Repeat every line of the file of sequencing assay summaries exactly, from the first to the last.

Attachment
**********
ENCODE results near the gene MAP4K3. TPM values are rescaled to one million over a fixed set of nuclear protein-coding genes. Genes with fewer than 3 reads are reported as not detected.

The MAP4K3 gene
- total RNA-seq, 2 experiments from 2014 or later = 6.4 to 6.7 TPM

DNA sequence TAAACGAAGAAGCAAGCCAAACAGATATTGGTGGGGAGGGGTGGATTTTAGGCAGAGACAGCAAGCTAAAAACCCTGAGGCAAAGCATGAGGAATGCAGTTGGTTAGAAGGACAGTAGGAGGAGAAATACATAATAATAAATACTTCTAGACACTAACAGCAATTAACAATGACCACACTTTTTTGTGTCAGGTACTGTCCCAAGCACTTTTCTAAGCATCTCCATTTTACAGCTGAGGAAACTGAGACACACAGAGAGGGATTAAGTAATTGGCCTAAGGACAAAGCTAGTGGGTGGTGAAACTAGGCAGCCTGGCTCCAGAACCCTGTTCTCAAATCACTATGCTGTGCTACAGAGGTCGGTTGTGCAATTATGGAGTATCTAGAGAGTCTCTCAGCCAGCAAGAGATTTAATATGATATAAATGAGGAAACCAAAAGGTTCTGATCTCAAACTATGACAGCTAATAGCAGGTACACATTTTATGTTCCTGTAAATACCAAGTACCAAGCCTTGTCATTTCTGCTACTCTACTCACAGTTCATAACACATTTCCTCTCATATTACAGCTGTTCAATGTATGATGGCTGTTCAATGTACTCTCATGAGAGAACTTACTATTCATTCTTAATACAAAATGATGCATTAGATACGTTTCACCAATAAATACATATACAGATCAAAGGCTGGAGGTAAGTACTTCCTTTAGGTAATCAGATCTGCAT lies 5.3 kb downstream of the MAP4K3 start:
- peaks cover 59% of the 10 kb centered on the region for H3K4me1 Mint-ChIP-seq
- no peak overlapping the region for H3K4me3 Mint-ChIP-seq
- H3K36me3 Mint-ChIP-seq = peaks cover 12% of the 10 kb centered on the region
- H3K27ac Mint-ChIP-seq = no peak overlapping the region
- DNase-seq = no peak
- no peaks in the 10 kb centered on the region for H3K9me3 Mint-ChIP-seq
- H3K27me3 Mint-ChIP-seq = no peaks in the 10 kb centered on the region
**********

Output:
ENCODE results near the gene MAP4K3. TPM values are rescaled to one million over a fixed set of nuclear protein-coding genes. Genes with fewer than 3 reads are reported as not detected.

The MAP4K3 gene
- total RNA-seq, 2 experiments from 2014 or later = 6.4 to 6.7 TPM

DNA sequence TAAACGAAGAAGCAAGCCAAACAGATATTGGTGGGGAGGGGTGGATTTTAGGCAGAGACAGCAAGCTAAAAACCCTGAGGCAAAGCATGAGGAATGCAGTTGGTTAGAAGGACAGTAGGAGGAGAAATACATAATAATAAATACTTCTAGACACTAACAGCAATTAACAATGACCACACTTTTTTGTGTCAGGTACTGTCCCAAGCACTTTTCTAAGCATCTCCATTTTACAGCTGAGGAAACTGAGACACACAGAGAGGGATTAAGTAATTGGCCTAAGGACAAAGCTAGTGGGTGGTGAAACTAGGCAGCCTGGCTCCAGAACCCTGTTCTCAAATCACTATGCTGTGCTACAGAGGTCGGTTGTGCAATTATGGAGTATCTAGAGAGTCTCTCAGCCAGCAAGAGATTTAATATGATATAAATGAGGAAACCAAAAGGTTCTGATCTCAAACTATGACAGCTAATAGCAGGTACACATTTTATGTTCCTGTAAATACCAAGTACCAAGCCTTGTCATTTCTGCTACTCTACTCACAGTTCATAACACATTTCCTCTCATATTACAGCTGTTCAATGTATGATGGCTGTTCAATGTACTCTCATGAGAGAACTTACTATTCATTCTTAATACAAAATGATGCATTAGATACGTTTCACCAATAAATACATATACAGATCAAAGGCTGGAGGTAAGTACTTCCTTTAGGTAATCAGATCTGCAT lies 5.3 kb downstream of the MAP4K3 start:
- peaks cover 59% of the 10 kb centered on the region for H3K4me1 Mint-ChIP-seq
- no peak overlapping the region for H3K4me3 Mint-ChIP-seq
- H3K36me3 Mint-ChIP-seq = peaks cover 12% of the 10 kb centered on the region
- H3K27ac Mint-ChIP-seq = no peak overlapping the region
- DNase-seq = no peak
- no peaks in the 10 kb centered on the region for H3K9me3 Mint-ChIP-seq
- H3K27me3 Mint-ChIP-seq = no peaks in the 10 kb centered on the region